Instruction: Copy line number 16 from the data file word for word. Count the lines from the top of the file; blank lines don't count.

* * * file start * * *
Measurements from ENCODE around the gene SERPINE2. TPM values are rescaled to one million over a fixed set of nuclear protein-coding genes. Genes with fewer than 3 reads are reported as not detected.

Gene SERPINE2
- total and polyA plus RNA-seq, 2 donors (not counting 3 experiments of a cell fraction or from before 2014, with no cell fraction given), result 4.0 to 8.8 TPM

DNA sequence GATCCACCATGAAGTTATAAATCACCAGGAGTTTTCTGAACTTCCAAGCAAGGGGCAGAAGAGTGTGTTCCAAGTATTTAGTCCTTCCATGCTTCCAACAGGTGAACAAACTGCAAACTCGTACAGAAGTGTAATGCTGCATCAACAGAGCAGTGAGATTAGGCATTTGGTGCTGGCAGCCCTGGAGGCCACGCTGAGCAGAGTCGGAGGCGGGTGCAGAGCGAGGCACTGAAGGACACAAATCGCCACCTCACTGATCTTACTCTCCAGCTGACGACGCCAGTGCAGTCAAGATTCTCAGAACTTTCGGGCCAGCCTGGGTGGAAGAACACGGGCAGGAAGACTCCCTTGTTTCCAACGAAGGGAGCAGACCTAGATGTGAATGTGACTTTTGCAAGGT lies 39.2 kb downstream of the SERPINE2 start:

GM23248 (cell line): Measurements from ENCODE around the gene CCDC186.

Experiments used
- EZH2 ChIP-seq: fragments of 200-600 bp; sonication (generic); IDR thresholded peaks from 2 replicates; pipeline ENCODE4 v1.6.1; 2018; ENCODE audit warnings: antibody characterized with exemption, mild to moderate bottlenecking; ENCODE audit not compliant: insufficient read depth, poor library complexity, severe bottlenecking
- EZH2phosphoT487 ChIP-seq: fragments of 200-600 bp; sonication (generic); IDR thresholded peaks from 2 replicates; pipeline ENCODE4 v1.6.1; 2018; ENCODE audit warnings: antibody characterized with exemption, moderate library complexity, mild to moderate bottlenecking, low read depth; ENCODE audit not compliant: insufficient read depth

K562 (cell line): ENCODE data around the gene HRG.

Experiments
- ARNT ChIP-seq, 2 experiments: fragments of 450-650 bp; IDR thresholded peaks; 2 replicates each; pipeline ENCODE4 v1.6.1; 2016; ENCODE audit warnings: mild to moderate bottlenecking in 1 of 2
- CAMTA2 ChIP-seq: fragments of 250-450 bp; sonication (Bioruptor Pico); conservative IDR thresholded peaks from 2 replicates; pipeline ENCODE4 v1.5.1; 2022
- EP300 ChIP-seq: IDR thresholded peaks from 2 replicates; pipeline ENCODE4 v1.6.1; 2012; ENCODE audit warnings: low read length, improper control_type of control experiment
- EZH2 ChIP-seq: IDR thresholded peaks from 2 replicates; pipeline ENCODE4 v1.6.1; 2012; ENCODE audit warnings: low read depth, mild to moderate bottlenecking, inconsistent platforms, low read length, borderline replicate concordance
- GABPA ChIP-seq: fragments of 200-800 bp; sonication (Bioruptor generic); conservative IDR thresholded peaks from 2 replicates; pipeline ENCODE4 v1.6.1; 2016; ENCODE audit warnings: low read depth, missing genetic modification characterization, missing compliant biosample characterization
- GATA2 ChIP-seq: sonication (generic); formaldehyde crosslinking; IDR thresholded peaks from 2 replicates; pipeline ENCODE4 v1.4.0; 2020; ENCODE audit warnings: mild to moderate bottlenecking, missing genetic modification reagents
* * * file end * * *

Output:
- GATA2 ChIP-seq: sonication (generic); formaldehyde crosslinking; IDR thresholded peaks from 2 replicates; pipeline ENCODE4 v1.4.0; 2020; ENCODE audit warnings: mild to moderate bottlenecking, missing genetic modification reagents